Holidays spent far away
December 20, 2012
As the holiday season approaches, families across the world will celebrate in many different ways. For the soldiers of the 316th Sustainment Command (Expeditionary), an Army Reserve unit from Pittsburgh, and the rest of the U.S. Army currently deployed overseas, these experiences will have to be shared over the phone, on Skype or through email.
There will be twice as much catching up to do for the family of 316th Chief of Staff Col. David L. Brown Sr. and his daughter Capt. Tanja Duester, with the 96th Aviation Support Battalion, 101st Combat Aviation Brigade, 101st Airborne Division, both currently deployed Pittsburgh natives. There are many Christmas traditions that they and their families will miss and they both have different thoughts on what it means to be deployed together during the holiday season.
Being deployed at the same time as one of his children means something special to Brown. "I think it's really great! It's a truly historical moment for our family," he exclaimed.
His daughter found that being deployed together actually made communication easier. "It is actually easier to stay in touch. My last deployment the conversations were often short, but the time difference is not an issue anymore," said Duester. "I think being deployed together got us closer."
They both agree family and holiday traditions such as food and good times will be missed the most. "We have a family gathering and I play Santa for the grandkids, although this year my son Lamont or son-in-law Ali or Melvin may have to step in for me," said Brown. "There's also lots of great cooking taken care of by my wife Beretta. I'm really going to miss the ham, potato salad, turnip greens and of course my favorite dessert, sweet potato pie!"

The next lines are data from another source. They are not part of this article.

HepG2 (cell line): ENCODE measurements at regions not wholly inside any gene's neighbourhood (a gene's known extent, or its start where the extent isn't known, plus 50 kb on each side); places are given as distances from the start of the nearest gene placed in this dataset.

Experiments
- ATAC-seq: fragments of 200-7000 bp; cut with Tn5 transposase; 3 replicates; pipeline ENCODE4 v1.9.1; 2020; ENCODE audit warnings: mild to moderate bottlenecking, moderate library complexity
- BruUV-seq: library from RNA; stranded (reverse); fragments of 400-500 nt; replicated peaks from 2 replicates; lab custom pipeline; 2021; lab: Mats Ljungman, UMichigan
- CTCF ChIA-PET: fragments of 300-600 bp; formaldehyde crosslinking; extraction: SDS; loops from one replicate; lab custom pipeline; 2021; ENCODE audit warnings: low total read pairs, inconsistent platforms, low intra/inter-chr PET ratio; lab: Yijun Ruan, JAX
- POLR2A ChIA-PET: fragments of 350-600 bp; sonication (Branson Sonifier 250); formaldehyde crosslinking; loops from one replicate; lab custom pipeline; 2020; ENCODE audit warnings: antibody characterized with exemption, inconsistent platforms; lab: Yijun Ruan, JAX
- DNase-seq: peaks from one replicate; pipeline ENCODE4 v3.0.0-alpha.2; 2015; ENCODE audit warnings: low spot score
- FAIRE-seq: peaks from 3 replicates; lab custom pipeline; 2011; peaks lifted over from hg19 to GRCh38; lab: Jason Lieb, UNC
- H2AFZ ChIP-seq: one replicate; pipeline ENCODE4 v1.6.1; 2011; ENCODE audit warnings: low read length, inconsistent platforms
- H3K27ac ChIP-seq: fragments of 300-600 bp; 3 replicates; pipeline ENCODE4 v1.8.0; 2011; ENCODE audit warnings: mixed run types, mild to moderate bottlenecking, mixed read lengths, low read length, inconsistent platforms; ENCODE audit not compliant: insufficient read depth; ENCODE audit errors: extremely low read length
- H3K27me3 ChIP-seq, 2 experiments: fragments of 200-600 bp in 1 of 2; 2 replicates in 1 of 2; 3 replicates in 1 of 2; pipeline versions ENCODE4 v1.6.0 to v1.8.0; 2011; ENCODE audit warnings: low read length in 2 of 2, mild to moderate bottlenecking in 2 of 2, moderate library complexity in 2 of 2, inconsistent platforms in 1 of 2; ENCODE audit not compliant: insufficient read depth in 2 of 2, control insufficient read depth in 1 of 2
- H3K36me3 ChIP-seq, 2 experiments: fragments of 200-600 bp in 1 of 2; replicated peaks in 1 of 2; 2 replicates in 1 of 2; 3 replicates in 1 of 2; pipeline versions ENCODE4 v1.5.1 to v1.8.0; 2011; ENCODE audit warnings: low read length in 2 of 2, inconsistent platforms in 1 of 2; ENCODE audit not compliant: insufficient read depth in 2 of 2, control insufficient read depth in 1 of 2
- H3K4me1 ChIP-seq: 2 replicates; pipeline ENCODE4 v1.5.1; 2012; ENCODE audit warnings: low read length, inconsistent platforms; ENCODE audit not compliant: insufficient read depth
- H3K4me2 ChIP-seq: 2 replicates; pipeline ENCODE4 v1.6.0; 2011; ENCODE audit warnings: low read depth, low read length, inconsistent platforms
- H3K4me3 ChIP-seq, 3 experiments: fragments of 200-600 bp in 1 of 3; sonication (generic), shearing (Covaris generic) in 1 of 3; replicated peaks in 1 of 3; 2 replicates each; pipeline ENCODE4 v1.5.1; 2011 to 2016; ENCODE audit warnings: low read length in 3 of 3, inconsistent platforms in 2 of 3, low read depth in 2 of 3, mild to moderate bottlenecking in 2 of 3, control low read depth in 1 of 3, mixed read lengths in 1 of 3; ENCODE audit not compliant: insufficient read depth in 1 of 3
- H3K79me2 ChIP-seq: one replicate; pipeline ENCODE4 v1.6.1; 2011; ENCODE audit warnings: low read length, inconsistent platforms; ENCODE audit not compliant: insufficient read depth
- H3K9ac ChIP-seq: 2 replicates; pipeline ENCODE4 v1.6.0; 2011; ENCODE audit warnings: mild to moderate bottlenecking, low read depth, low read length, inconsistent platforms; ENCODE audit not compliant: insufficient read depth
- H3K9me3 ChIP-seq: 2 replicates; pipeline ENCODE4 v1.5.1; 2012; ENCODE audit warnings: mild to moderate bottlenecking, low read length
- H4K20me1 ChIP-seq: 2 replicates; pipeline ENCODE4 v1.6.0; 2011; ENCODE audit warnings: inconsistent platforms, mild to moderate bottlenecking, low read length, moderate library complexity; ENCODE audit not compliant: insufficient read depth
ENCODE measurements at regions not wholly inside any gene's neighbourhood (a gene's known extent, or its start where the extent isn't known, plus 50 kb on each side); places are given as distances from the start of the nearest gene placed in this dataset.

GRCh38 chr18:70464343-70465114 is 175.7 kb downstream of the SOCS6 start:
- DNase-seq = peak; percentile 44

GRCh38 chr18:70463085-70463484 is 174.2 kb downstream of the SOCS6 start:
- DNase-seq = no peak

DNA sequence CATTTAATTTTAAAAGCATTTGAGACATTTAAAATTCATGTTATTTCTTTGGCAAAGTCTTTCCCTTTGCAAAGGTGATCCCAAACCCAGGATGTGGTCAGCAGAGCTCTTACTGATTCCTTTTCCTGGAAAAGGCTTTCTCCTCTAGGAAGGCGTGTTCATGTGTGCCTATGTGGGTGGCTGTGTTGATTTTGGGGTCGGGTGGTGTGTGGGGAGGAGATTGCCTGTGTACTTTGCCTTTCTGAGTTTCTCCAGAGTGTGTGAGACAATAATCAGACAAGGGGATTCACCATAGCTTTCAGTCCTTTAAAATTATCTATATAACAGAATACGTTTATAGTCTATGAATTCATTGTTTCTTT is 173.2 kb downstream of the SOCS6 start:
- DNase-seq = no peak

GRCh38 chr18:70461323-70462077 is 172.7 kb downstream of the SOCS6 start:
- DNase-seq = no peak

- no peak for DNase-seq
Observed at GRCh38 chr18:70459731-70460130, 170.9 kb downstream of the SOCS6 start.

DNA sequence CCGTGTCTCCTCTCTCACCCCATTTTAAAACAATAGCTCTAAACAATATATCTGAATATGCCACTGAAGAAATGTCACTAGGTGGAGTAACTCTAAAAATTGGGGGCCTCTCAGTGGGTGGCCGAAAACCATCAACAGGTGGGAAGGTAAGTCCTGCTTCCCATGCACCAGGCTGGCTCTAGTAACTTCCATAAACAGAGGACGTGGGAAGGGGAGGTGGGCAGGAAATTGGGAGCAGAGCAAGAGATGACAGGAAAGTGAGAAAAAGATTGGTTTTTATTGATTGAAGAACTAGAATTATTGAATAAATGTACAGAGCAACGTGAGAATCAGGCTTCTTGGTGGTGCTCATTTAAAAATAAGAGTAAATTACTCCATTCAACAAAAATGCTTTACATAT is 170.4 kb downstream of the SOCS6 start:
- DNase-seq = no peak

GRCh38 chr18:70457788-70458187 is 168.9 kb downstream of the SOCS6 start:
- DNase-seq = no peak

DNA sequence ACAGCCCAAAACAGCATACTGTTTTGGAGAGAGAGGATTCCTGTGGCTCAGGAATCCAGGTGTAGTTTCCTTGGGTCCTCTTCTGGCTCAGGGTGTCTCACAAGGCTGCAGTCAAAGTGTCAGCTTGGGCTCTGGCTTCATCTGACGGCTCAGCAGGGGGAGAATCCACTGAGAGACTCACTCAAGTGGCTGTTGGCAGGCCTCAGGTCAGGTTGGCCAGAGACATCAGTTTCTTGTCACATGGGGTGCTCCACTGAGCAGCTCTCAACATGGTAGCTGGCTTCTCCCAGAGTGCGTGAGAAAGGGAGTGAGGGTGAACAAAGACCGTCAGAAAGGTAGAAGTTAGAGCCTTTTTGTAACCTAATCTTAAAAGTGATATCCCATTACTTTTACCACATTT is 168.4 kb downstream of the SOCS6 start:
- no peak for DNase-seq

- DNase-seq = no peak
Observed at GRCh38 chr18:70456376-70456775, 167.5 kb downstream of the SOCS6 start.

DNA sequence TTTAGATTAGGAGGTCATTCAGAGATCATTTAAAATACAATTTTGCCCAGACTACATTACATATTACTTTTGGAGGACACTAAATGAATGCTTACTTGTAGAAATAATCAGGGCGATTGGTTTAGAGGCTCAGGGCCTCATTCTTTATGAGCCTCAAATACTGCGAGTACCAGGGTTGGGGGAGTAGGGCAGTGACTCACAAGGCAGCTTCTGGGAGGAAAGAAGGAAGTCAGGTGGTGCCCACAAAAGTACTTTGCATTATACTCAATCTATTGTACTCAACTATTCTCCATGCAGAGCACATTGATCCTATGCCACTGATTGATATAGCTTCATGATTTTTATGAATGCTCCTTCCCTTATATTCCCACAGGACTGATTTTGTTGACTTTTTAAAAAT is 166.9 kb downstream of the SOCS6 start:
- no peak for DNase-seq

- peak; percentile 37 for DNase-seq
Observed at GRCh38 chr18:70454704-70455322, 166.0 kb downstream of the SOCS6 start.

Duester agreed saying, "Definitely the silliness and the food will be missed. My families are hilarious, so that is what I'll miss the most." With the food coming in a close second, "In early December my dad and his wife Beretta have a pre-Christmas party for the family. There's lots of great food there like mac and cheese, greens, linguini salad and my dad even makes a seafood boil."
Many Christmas holidays are spent in Germany with her mother's family. "Since I am from German heritage on the 24th we decorate the Christmas trees and in the evening open our presents. We have Gluehwein [mulled wine], my mother and aunt make dinner and after that we all go to midnight church. On the 25th there is a big feast in at my uncle's restaurant of over 30 people, that includes the extended family as well."
During the holidays, some deployed soldiers get right into the holiday spirit while others need some holiday cheer thrust upon them. Many find this time of year hard and miss home and their families a little more. "During deployments I have a hard time feeling the Christmas spirit," explained Duester, who is currently deployed to Bagram Air Field, Afghanistan. "Usually, I feel it when I talk to family at home or the moment I open a care package but most days often turn into a blur, which is good when you are here because it makes the time go by faster. This is my third Christmas not at home and I usually don't realize it until the next Christmas that I am home for."
To her father, this deployment is a way of saying goodbye to the Army Reserve after one last act of selfless service. "I think it's a great opportunity to support the war efforts prior to retiring from the military after serving for 38 years." said Brown, who is currently deployed to Camp Arifjan, Kuwait.
Brown and Duester both miss their families and would like to wish them a great holiday season.
"I miss my family very much," said Brown. "I especially miss my wife who continues to be strong and very supportive of me, the deployment and my military career."
Duester would just like to say, "I love you guys and celebrate! Have some of Beretta's delicious mac and cheese for me! Hab Euch lieb und feiert gut. Macht euch bitte keine Sorgen um mich! (Love you guys and party! Please don't worry about me!)"